How could we get through February without watching nature?

But getting back to the groundhog who supposedly predicts the coming of spring, why do we say “he” and refer to “him”? Is this sexism? Or reality?

As it happens, there’s some truth to the picture we create of a male groundhog venturing early out of his burrow. The male groundhog, or woodchuck as we say in New England (using a name based on the sound of the Native American name for the animal), awakens first from hibernation and goes above ground. The motive, of course, is the breeding season.

Our native woodchucks (Marmota monax) aren’t alone in this get-there-first habit. In many migrating birds, the males fly north before the females, who follow a few weeks later. Why the rush? Male birds arrive early to establish good territories that will help to attract females. You might notice the showy male red-wing blackbirds, which in some years arrive in our cattail marshes by March first.

Likewise, male woodchucks come out first (although probably not as early as February 2) to stake out good territories and defend them from other males. A good territory is likely to include a burrow where a female woodchuck is still hibernating. When she emerges in late March or April, they’ll mate. The male and female may share a burrow for a short while, but the male leaves before their young are born, about a month later. Woodchucks are basically loners.

We tend to think of hibernation as a way of escaping the cold of winter, but more importantly, this long sleep is a way of surviving winter’s lack of food.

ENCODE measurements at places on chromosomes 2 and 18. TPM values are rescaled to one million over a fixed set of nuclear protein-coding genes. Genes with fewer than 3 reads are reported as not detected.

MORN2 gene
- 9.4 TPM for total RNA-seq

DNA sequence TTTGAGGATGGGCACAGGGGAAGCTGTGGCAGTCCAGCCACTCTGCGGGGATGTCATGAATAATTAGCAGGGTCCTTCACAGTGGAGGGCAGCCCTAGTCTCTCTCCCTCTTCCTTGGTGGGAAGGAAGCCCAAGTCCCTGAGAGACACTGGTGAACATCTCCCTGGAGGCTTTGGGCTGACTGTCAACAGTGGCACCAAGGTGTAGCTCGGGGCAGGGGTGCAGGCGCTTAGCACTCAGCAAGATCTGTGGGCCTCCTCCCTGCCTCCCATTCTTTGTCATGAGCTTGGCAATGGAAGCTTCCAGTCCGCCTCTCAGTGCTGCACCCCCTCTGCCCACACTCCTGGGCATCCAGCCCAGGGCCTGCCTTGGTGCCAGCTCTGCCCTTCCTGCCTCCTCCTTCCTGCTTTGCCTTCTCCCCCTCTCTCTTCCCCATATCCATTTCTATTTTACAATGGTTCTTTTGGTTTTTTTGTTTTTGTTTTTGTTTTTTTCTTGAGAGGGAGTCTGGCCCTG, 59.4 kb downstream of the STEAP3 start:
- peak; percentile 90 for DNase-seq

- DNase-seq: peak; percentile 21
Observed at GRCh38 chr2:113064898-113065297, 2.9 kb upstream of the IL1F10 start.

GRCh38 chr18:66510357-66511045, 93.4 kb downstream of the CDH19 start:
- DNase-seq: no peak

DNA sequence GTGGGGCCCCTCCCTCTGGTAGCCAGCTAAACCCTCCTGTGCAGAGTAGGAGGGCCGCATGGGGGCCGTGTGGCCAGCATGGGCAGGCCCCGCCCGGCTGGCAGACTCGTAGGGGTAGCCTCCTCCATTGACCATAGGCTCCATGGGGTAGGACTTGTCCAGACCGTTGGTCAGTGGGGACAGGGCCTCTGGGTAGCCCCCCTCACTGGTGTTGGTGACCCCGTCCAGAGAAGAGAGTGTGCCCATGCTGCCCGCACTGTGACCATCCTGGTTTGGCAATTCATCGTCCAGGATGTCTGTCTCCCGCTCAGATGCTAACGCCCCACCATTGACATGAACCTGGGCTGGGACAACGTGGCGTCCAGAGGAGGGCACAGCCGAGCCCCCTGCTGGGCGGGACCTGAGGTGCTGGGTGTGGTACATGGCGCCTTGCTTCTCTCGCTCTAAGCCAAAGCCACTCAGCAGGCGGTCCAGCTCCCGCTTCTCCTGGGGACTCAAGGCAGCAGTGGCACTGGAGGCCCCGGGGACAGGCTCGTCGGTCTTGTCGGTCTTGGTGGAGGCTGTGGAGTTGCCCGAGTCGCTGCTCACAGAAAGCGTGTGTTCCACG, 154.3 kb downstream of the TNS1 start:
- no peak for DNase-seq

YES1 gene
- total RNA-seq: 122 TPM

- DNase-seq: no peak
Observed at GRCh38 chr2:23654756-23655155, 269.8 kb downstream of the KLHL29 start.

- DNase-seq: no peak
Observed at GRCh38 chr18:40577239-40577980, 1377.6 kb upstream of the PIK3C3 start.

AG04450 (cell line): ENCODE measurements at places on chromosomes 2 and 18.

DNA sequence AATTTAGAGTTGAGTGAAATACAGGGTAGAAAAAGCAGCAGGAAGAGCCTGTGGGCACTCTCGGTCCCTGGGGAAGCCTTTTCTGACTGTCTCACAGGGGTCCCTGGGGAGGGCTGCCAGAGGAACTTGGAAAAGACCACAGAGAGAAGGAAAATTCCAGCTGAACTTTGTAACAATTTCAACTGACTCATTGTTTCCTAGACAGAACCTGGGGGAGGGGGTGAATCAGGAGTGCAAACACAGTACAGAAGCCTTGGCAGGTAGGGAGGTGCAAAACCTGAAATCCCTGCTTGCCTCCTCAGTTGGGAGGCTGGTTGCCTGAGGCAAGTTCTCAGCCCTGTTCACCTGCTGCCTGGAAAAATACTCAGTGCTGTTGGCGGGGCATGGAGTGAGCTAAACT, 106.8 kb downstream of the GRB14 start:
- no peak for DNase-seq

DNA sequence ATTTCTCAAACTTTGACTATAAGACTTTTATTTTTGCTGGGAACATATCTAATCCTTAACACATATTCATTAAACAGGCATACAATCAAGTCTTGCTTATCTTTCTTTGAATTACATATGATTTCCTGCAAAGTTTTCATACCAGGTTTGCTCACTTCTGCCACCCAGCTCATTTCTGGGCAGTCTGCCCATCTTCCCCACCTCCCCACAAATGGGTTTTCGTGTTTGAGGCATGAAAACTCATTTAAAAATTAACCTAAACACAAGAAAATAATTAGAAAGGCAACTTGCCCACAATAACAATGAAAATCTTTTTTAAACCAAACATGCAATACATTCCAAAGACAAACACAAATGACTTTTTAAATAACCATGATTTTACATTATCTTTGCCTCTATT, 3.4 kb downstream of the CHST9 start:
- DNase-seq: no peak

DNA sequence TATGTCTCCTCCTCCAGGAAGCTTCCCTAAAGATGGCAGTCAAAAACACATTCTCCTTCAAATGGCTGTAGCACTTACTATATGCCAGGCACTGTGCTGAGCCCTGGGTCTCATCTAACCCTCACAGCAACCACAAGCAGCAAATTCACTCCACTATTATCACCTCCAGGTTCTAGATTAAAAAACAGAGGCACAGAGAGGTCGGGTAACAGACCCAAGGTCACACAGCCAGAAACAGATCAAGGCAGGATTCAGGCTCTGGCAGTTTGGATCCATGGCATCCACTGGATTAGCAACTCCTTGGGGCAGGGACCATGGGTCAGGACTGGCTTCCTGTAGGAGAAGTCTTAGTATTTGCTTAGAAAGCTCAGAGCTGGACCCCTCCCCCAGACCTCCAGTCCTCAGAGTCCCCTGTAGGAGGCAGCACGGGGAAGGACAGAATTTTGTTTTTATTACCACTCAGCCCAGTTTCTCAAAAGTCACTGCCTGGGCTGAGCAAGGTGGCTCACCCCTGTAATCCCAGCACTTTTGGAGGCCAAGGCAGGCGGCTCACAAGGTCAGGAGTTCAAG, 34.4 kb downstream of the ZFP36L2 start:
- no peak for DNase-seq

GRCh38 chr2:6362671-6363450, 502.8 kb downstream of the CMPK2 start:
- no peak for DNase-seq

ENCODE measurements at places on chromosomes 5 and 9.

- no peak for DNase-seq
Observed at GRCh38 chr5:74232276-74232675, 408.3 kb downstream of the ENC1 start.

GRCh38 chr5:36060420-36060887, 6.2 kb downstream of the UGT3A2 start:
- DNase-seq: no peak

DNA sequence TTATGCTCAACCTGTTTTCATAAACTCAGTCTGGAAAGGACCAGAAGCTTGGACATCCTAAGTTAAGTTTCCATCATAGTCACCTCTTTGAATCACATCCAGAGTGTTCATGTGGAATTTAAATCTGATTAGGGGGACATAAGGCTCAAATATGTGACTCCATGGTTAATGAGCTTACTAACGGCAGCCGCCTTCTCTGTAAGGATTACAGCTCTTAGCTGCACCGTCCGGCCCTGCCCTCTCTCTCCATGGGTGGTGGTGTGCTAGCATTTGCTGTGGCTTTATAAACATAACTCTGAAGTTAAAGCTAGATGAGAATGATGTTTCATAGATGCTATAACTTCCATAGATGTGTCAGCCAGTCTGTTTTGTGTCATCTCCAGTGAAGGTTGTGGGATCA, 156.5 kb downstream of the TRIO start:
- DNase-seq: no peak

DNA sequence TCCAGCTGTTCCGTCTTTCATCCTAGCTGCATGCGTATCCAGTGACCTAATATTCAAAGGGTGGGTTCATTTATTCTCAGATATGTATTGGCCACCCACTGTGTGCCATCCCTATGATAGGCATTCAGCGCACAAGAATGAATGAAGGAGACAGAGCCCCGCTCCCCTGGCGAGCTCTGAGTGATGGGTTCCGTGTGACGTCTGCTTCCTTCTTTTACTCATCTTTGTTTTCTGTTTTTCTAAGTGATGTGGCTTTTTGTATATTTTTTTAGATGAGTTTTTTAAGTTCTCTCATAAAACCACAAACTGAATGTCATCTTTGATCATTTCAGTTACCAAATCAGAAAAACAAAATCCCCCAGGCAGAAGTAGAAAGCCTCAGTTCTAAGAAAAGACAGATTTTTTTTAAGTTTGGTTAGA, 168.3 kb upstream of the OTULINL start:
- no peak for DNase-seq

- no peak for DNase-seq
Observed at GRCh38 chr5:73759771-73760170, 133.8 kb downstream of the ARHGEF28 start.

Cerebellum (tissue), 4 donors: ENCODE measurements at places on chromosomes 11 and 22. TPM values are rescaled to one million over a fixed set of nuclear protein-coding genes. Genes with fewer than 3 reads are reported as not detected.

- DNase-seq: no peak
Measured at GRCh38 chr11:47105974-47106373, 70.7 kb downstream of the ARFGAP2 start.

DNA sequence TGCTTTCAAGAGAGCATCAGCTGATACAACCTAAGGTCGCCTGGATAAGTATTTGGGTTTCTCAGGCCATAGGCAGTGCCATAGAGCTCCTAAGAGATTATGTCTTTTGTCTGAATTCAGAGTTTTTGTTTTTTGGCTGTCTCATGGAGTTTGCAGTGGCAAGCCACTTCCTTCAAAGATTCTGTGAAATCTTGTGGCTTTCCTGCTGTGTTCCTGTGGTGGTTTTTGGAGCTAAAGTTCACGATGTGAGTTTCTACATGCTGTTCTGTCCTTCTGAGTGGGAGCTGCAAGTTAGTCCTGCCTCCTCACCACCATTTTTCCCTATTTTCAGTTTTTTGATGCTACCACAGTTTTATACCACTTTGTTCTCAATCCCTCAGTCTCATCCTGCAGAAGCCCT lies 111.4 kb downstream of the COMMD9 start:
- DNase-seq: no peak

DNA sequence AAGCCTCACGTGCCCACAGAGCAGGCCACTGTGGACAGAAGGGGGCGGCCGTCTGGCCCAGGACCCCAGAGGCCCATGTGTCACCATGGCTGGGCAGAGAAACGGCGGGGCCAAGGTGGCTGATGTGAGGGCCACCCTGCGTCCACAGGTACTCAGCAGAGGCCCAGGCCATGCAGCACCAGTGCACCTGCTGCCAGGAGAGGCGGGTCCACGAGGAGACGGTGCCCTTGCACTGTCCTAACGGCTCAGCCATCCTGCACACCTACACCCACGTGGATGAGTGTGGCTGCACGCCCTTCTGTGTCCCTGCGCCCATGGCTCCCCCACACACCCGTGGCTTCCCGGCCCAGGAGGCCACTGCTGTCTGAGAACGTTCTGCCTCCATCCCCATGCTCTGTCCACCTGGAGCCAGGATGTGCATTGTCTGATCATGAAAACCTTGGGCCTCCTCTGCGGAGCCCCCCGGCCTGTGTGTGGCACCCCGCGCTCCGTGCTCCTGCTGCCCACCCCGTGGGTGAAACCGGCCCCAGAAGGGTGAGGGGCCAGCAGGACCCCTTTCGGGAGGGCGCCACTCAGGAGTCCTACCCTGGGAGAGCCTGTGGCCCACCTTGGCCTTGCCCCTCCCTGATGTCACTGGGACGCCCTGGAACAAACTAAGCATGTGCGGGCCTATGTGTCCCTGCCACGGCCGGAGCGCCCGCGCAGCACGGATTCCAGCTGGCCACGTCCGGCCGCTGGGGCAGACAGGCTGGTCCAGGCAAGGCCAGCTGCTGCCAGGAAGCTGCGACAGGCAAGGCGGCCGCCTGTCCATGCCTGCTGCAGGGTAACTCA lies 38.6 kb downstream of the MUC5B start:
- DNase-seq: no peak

Take woodchucks, for example. They’re vegetarians, as the gardeners among us know all too well. Woodchucks graze on green things, such as clover and grasses, and lettuce, peas, and beans. This green food is scarce by the time they start hibernating in October, and woodchucks continue to live off the remaining fat on their bodies when they emerge in the spring, before the new growing season really gets going.

Other animals that hibernate for long periods to avoid starving in winter include bears, chipmunks, and some bats.

In preparation for hibernation, woodchucks get fat. (Their relatives, the squirrels, store nuts, but the woodchucks’ green food doesn’t keep well.) In late summer, their appetite increases, and they rapidly gain weight. Researchers have even used woodchucks in studies of obesity.

Substances in the woodchuck’s blood bring on hibernation. When researchers inject a summer woodchuck with its own blood taken and preserved when it was hibernating, that woodchuck goes into hibernation within days and may remain so for up to 3 months.